Tuesday 16 July 2019

Diego Maradona review: A balanced picture of the great footballer's career and life from Asif Kapadia

4 stars

Villain: for decades, the British press characterised Diego as a duplicitous cheat
Villain: for decades, the British press characterised Diego as a duplicitous cheat
Paul Whitington

Paul Whitington

Diego Maradona tends to be judged harshly in these parts, derided as a cheat by the English, lampooned as a lowlife by the Italians.

But Asif Kapadia’s evocative documentary uses period footage and thoughtful voiceovers to give us a more balanced picture of the great footballer’s career and life.

Born and raised in a muddy Buenos Aires shantytown, he fought his way up from the gutter and endured racial abuse when he came to Europe because of his Native American heritage.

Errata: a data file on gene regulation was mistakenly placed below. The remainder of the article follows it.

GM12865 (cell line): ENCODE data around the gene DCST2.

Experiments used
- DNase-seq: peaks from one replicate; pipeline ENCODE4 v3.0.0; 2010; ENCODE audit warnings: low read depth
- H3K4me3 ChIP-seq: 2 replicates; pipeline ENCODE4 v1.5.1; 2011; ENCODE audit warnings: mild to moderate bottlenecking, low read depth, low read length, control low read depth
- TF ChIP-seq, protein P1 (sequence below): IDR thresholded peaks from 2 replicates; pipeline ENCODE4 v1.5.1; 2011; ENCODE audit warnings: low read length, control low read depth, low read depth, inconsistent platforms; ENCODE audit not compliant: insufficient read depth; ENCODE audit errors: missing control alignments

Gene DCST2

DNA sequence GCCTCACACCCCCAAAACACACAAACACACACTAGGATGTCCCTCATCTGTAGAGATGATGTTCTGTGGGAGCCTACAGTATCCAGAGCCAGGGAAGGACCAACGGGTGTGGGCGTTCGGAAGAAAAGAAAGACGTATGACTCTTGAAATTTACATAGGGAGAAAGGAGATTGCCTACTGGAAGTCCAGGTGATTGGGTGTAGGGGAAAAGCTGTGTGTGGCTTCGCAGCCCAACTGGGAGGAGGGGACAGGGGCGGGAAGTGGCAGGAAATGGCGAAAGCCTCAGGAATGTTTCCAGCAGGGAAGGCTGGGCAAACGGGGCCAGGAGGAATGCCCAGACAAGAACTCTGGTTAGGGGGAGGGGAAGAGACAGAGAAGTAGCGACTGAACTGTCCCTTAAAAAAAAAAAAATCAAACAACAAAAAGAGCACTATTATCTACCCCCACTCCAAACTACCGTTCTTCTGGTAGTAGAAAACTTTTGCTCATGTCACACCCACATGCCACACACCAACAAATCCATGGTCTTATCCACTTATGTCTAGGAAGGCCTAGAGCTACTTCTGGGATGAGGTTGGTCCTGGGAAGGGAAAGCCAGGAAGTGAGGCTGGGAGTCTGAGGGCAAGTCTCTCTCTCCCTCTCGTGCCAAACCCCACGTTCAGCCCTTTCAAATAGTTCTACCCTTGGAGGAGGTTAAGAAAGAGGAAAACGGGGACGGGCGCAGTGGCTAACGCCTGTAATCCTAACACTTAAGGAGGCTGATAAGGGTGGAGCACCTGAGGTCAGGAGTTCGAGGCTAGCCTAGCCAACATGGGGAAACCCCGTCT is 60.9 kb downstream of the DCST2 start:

He was the first real footballing superstar, the first to earn mega money and endure life in the full glare of the international spotlight.

At Barcelona he was unhappy, but at Napoli he came into his own, lifting the lowly club out of the relegation zone and almost single-handedly winning them two Serie A titles, a Copa Italia and the UEFA Cup.

But his fondness for cocaine led him into the arms of the Camorra, and a career-destroying scandal. He was and remains a troubled man, but one can’t help feeling a certain sympathy for him.

(15A, 130mins)

Read more: The rise and fall of Diego Maradona - new doc constructs compelling account of Argentine star

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